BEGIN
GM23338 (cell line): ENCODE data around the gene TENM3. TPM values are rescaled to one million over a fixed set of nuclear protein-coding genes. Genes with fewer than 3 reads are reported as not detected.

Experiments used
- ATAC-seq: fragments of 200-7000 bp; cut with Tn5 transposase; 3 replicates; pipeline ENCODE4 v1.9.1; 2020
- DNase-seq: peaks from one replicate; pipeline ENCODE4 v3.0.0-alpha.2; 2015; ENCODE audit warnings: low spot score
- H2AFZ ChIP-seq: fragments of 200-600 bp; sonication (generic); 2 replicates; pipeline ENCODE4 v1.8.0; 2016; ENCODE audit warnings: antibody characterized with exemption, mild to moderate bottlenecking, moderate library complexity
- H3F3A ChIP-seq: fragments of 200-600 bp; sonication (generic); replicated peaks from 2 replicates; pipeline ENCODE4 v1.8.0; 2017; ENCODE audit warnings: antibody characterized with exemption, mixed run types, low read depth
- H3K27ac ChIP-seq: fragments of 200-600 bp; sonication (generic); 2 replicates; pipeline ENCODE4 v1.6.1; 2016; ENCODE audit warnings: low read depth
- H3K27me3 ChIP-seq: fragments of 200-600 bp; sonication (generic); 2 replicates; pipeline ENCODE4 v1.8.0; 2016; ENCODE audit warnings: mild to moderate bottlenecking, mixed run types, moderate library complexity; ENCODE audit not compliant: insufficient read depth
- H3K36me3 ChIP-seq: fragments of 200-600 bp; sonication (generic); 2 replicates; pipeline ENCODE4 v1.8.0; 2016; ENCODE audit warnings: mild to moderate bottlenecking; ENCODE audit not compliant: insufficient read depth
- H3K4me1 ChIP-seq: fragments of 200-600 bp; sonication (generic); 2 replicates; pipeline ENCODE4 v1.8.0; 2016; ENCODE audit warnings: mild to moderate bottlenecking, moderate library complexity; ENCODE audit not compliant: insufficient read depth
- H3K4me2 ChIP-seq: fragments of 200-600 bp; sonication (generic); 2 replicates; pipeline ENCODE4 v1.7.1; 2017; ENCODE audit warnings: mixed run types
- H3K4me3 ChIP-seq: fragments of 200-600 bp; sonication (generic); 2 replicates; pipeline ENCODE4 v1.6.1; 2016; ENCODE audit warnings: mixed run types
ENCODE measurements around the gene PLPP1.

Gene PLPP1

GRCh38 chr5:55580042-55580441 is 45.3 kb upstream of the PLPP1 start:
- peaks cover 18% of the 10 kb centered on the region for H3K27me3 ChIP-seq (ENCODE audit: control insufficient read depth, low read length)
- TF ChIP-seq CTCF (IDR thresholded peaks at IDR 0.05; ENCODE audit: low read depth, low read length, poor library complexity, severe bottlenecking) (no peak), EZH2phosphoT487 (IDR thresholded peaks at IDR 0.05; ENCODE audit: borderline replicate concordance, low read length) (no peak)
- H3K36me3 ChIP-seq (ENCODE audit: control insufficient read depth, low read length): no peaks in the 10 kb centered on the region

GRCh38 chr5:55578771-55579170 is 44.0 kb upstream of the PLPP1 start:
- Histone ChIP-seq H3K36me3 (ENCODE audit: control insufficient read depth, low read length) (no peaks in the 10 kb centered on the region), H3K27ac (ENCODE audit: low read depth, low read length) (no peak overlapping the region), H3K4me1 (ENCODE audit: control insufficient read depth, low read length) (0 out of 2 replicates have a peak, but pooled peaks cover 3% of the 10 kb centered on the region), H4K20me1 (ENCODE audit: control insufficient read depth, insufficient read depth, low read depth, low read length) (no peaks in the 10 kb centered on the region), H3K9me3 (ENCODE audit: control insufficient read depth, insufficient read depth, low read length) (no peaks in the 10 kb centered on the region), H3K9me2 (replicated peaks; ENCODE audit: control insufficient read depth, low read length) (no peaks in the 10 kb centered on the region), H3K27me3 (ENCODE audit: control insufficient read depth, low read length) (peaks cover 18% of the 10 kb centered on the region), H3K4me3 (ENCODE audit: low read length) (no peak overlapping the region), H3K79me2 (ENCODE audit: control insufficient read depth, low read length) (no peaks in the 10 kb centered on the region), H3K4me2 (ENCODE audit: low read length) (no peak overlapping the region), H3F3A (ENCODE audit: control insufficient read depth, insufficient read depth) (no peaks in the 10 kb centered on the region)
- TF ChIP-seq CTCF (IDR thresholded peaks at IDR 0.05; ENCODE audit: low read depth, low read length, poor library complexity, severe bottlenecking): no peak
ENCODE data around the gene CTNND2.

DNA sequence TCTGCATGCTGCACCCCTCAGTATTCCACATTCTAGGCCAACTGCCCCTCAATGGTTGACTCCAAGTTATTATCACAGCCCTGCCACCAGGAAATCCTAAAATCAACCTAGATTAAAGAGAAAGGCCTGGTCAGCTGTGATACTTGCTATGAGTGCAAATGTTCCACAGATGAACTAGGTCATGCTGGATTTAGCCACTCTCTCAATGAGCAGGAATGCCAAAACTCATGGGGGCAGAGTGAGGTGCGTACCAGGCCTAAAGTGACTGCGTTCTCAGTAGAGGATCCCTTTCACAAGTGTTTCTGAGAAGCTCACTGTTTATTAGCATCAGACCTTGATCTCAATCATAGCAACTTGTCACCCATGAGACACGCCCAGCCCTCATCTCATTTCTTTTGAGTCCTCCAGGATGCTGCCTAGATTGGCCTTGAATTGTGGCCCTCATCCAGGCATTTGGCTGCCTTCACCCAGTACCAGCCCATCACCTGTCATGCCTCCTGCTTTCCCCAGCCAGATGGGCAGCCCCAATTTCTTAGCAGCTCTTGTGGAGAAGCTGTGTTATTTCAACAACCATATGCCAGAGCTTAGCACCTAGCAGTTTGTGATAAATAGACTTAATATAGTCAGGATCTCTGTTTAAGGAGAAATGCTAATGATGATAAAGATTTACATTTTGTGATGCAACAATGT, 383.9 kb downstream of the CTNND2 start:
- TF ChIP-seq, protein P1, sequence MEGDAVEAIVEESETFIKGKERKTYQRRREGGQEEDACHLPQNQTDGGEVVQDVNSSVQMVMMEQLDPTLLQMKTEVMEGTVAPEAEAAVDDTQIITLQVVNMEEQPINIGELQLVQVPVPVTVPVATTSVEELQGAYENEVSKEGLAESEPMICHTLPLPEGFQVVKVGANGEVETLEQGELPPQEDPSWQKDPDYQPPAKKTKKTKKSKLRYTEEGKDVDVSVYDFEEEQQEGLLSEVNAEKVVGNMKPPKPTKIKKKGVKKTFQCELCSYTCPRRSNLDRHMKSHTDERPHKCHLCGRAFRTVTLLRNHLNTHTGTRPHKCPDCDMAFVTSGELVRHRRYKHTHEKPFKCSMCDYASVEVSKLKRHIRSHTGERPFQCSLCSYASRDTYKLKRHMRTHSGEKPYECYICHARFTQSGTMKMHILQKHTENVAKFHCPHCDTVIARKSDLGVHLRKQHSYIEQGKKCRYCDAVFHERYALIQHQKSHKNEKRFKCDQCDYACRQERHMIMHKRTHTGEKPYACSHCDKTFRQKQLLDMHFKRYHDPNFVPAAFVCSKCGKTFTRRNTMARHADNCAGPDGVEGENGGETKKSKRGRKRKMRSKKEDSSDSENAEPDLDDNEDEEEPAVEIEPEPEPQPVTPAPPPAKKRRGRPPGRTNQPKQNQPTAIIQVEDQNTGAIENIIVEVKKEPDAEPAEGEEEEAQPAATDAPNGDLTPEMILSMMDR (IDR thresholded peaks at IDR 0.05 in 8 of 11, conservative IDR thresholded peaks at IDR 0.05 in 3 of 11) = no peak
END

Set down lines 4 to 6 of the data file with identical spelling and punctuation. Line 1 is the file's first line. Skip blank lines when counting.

- DNase-seq: peaks from one replicate; pipeline ENCODE4 v3.0.0-alpha.2; 2015; ENCODE audit warnings: low spot score
- H2AFZ ChIP-seq: fragments of 200-600 bp; sonication (generic); 2 replicates; pipeline ENCODE4 v1.8.0; 2016; ENCODE audit warnings: antibody characterized with exemption, mild to moderate bottlenecking, moderate library complexity
- H3F3A ChIP-seq: fragments of 200-600 bp; sonication (generic); replicated peaks from 2 replicates; pipeline ENCODE4 v1.8.0; 2017; ENCODE audit warnings: antibody characterized with exemption, mixed run types, low read depth